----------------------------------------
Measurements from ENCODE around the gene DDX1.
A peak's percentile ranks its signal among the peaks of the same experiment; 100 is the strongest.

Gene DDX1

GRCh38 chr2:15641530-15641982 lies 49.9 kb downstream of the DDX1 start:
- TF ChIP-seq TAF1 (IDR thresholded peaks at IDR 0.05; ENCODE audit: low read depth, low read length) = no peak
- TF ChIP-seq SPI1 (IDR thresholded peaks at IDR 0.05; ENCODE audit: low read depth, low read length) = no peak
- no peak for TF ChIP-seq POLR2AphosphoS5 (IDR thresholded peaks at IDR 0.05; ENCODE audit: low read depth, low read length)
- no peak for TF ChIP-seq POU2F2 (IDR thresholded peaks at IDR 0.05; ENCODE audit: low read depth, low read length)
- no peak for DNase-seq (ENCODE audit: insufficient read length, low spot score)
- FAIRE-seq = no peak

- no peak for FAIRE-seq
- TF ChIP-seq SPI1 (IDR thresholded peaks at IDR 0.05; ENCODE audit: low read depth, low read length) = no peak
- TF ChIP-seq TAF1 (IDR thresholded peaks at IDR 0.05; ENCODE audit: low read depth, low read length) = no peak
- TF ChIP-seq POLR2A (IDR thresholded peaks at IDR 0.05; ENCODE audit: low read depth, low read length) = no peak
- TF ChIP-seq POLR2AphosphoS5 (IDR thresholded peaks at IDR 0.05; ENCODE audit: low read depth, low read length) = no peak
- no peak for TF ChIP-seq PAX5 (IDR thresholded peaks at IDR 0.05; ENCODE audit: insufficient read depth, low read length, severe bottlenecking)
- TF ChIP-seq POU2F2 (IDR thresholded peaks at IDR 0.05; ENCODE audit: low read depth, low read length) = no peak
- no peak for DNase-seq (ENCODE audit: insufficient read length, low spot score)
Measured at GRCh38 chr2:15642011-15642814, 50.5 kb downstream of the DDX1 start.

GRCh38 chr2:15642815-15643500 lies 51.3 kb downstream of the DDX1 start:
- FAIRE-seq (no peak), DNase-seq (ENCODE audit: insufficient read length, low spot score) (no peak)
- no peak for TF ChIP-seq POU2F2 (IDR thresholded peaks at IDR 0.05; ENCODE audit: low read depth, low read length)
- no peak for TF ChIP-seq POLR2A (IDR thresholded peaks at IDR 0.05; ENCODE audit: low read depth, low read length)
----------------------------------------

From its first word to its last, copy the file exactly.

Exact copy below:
Measurements from ENCODE around the gene DDX1.
A peak's percentile ranks its signal among the peaks of the same experiment; 100 is the strongest.

Gene DDX1

GRCh38 chr2:15641530-15641982 lies 49.9 kb downstream of the DDX1 start:
- TF ChIP-seq TAF1 (IDR thresholded peaks at IDR 0.05; ENCODE audit: low read depth, low read length) = no peak
- TF ChIP-seq SPI1 (IDR thresholded peaks at IDR 0.05; ENCODE audit: low read depth, low read length) = no peak
- no peak for TF ChIP-seq POLR2AphosphoS5 (IDR thresholded peaks at IDR 0.05; ENCODE audit: low read depth, low read length)
- no peak for TF ChIP-seq POU2F2 (IDR thresholded peaks at IDR 0.05; ENCODE audit: low read depth, low read length)
- no peak for DNase-seq (ENCODE audit: insufficient read length, low spot score)
- FAIRE-seq = no peak

- no peak for FAIRE-seq
- TF ChIP-seq SPI1 (IDR thresholded peaks at IDR 0.05; ENCODE audit: low read depth, low read length) = no peak
- TF ChIP-seq TAF1 (IDR thresholded peaks at IDR 0.05; ENCODE audit: low read depth, low read length) = no peak
- TF ChIP-seq POLR2A (IDR thresholded peaks at IDR 0.05; ENCODE audit: low read depth, low read length) = no peak
- TF ChIP-seq POLR2AphosphoS5 (IDR thresholded peaks at IDR 0.05; ENCODE audit: low read depth, low read length) = no peak
- no peak for TF ChIP-seq PAX5 (IDR thresholded peaks at IDR 0.05; ENCODE audit: insufficient read depth, low read length, severe bottlenecking)
- TF ChIP-seq POU2F2 (IDR thresholded peaks at IDR 0.05; ENCODE audit: low read depth, low read length) = no peak
- no peak for DNase-seq (ENCODE audit: insufficient read length, low spot score)
Measured at GRCh38 chr2:15642011-15642814, 50.5 kb downstream of the DDX1 start.

GRCh38 chr2:15642815-15643500 lies 51.3 kb downstream of the DDX1 start:
- FAIRE-seq (no peak), DNase-seq (ENCODE audit: insufficient read length, low spot score) (no peak)
- no peak for TF ChIP-seq POU2F2 (IDR thresholded peaks at IDR 0.05; ENCODE audit: low read depth, low read length)
- no peak for TF ChIP-seq POLR2A (IDR thresholded peaks at IDR 0.05; ENCODE audit: low read depth, low read length)